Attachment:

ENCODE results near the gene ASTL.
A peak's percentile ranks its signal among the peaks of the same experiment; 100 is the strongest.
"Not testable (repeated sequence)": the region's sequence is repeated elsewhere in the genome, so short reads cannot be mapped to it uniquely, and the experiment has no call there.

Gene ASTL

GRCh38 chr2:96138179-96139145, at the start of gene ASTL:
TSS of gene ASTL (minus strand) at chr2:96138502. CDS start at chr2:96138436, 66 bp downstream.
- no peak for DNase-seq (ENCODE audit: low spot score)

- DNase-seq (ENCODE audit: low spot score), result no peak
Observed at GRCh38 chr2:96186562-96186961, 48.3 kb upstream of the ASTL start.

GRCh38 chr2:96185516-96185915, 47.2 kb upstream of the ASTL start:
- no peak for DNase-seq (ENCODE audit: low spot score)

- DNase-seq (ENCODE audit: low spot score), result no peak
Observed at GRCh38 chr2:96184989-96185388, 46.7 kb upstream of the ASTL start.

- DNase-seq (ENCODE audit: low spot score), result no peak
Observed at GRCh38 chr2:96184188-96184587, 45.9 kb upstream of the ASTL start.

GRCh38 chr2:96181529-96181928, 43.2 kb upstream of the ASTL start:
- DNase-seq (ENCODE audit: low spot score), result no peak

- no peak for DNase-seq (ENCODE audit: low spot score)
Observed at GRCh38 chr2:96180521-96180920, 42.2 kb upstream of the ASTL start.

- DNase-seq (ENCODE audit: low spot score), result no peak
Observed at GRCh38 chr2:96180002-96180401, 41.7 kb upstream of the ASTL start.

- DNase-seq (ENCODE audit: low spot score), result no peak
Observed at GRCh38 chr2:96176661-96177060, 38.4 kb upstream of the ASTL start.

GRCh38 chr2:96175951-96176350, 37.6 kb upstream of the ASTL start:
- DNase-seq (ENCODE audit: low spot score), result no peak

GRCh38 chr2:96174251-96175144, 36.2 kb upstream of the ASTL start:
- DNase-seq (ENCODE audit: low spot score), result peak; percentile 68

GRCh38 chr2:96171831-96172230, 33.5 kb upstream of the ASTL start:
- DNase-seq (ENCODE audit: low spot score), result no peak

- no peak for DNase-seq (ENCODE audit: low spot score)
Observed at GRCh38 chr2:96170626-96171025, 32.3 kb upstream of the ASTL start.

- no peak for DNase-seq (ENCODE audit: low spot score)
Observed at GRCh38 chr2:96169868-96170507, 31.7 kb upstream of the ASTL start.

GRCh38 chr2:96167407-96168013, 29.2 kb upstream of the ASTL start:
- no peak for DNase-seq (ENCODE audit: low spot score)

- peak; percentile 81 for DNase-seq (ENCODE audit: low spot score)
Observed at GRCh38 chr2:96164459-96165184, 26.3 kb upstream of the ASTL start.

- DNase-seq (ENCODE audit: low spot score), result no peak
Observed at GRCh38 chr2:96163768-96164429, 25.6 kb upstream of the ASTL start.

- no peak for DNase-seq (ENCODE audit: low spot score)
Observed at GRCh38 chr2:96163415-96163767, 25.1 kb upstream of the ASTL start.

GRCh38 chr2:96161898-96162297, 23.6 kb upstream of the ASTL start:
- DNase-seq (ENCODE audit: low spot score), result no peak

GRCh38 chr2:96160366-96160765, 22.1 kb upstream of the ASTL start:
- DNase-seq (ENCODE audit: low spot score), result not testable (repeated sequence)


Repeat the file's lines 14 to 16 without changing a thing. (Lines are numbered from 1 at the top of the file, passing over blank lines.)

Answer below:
- DNase-seq (ENCODE audit: low spot score), result no peak
Observed at GRCh38 chr2:96184188-96184587, 45.9 kb upstream of the ASTL start.

GRCh38 chr2:96181529-96181928, 43.2 kb upstream of the ASTL start: